Drawings from Darwin’s formative journey now online
Intricate pencil drawings and watercolours made by Conrad Martens, shipmate to Darwin as they travelled around South America on the HMS Beagle, has been digitised on the Cambridge University's Digital Library.world Updated: Jan 06, 2015 11:23 IST
Tiny sketchbooks that bring to life one of the most famous voyages in history – when Charles Darwin formulated most of his scientific thoughts in the early 19th century– have now been digitised and made available online for the first time by the University of Cambridge.
The intricate pencil drawings and watercolours in the sketchbooks were made by Conrad Martens, shipmate to Darwin as they travelled around South America on the HMS Beagle.
All of Martens’ Beagle sketches is available for free through Cambridge University Library’s Digital Library.
Alison Pearn of the Darwin Correspondence project at the university said: “Darwin described the Beagle voyage as the most formative experience of his life and to see it through the eyes of one of his companions is a very vivid reminder of the reality of that journey.”
She added: “Martens' sketches are a visual counterpart to Darwin’s letters home. Both bring to life a really remarkable adventure in a vast and remote part of the world.”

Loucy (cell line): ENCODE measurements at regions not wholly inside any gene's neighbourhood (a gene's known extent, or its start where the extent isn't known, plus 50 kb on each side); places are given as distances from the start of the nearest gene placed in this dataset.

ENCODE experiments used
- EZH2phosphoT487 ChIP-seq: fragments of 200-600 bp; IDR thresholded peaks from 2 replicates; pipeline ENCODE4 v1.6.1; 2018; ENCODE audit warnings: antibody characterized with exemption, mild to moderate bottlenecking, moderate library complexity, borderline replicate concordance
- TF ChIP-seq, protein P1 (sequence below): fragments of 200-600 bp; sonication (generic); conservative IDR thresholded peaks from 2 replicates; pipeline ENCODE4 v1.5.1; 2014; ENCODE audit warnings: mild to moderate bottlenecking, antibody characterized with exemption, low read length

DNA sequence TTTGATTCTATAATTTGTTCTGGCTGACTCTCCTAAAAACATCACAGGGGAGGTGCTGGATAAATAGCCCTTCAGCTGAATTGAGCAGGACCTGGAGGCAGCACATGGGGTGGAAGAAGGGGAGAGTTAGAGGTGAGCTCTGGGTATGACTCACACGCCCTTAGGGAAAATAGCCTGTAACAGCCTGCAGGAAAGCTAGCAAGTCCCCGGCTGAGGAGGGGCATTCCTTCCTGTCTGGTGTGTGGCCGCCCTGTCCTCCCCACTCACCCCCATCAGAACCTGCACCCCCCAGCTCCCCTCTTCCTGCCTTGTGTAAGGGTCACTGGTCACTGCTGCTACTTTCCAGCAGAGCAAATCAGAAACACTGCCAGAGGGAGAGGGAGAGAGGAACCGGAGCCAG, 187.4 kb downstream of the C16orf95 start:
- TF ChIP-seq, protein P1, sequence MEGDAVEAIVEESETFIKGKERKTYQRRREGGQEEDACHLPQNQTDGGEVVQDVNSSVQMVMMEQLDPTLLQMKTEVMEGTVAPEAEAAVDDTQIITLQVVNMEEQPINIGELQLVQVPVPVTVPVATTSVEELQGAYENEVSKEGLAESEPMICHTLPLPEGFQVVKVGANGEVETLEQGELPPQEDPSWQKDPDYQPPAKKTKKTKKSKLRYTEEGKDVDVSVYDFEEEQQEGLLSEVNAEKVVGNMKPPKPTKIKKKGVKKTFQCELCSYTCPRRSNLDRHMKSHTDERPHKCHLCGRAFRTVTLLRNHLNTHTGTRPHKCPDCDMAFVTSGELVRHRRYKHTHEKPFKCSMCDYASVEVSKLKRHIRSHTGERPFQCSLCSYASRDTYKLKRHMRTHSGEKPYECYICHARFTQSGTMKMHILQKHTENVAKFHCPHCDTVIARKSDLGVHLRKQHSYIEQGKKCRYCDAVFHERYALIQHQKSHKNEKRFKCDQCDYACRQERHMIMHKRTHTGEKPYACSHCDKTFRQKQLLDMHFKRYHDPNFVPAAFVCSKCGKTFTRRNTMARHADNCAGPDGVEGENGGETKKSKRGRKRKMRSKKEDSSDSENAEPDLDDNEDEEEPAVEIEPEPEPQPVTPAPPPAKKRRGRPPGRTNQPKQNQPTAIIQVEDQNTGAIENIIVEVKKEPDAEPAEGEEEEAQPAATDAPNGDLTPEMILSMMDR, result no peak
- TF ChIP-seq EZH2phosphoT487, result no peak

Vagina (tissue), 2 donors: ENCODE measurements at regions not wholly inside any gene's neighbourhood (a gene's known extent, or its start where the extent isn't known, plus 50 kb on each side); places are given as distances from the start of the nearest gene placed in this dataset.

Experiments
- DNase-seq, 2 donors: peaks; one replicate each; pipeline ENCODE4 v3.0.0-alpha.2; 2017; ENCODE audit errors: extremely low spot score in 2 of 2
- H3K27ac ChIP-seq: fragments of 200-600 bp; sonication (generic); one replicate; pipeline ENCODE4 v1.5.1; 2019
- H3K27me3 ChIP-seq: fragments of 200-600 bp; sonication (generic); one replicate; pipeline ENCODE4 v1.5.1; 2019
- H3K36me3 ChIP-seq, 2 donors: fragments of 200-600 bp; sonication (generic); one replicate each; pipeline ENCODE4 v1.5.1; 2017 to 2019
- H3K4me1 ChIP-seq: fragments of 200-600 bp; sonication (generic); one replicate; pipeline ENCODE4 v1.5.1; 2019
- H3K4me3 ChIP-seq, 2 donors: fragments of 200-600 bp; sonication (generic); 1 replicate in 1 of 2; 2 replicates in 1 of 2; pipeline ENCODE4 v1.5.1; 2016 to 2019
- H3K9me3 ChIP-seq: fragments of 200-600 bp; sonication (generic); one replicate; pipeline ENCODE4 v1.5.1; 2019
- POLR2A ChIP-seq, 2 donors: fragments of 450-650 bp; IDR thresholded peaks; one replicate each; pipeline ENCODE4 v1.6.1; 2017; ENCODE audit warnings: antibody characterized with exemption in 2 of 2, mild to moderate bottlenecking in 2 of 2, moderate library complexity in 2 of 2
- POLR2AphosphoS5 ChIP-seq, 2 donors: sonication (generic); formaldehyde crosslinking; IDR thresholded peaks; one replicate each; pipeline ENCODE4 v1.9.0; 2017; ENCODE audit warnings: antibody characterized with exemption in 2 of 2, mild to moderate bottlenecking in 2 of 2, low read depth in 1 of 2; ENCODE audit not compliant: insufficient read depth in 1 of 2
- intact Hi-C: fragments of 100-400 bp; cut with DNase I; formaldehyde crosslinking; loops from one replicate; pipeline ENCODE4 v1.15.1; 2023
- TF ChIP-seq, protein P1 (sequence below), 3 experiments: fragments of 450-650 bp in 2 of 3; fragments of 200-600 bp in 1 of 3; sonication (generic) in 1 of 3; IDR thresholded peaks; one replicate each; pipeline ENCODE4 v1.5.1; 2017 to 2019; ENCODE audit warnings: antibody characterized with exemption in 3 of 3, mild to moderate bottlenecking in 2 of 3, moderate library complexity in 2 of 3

Martens made the drawings between the summer of 1833 and the early months of 1835. The Cambridge University Library owns his two sketchbooks from this period.
"These drawings were made almost two centuries ago but even now, they still really vividly bring to life one of the most famous voyages in the world and arguably the most famous in the history of science,” said Pearn
“Each of these pages is only 14cm by 20cm. It’s wonderful that everyone now has the opportunity to flick through these sketchbooks in their virtual representation and to follow the journey as Martens and Darwin saw it unfold.”
The first sketchbook begins just before Martens heard that the Beagle was looking for a new ship’s artist, capturing street life in Montevideo in August 1833. The later sketches give a sense of how hard and difficult the journey must have been, both on sea and land, in uncharted territory.
Martens did not have much time to make his sketches and the notebooks are littered with hastily-scribbled notes to himself about colours, textures and the geology of the landscapes before him, the university said on Monday.